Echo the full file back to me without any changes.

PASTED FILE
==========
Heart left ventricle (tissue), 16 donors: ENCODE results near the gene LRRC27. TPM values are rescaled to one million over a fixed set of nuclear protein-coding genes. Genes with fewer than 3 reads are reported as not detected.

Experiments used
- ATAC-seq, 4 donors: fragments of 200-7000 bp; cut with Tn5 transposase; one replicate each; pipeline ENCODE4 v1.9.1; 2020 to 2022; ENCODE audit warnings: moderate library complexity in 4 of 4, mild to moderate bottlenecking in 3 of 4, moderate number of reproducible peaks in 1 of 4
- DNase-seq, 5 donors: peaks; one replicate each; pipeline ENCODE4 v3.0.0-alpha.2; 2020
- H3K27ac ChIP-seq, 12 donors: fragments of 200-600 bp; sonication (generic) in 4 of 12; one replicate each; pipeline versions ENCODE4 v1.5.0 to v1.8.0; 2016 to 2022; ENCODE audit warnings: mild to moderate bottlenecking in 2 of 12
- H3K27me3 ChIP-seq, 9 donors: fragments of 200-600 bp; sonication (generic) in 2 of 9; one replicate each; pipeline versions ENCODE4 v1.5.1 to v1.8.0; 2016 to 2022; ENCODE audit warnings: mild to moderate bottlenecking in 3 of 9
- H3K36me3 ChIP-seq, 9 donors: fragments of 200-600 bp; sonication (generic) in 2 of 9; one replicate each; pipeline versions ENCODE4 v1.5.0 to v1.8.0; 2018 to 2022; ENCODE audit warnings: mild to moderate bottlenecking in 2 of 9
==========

Heart left ventricle (tissue), 16 donors: ENCODE results near the gene LRRC27. TPM values are rescaled to one million over a fixed set of nuclear protein-coding genes. Genes with fewer than 3 reads are reported as not detected.

Experiments used
- ATAC-seq, 4 donors: fragments of 200-7000 bp; cut with Tn5 transposase; one replicate each; pipeline ENCODE4 v1.9.1; 2020 to 2022; ENCODE audit warnings: moderate library complexity in 4 of 4, mild to moderate bottlenecking in 3 of 4, moderate number of reproducible peaks in 1 of 4
- DNase-seq, 5 donors: peaks; one replicate each; pipeline ENCODE4 v3.0.0-alpha.2; 2020
- H3K27ac ChIP-seq, 12 donors: fragments of 200-600 bp; sonication (generic) in 4 of 12; one replicate each; pipeline versions ENCODE4 v1.5.0 to v1.8.0; 2016 to 2022; ENCODE audit warnings: mild to moderate bottlenecking in 2 of 12
- H3K27me3 ChIP-seq, 9 donors: fragments of 200-600 bp; sonication (generic) in 2 of 9; one replicate each; pipeline versions ENCODE4 v1.5.1 to v1.8.0; 2016 to 2022; ENCODE audit warnings: mild to moderate bottlenecking in 3 of 9
- H3K36me3 ChIP-seq, 9 donors: fragments of 200-600 bp; sonication (generic) in 2 of 9; one replicate each; pipeline versions ENCODE4 v1.5.0 to v1.8.0; 2018 to 2022; ENCODE audit warnings: mild to moderate bottlenecking in 2 of 9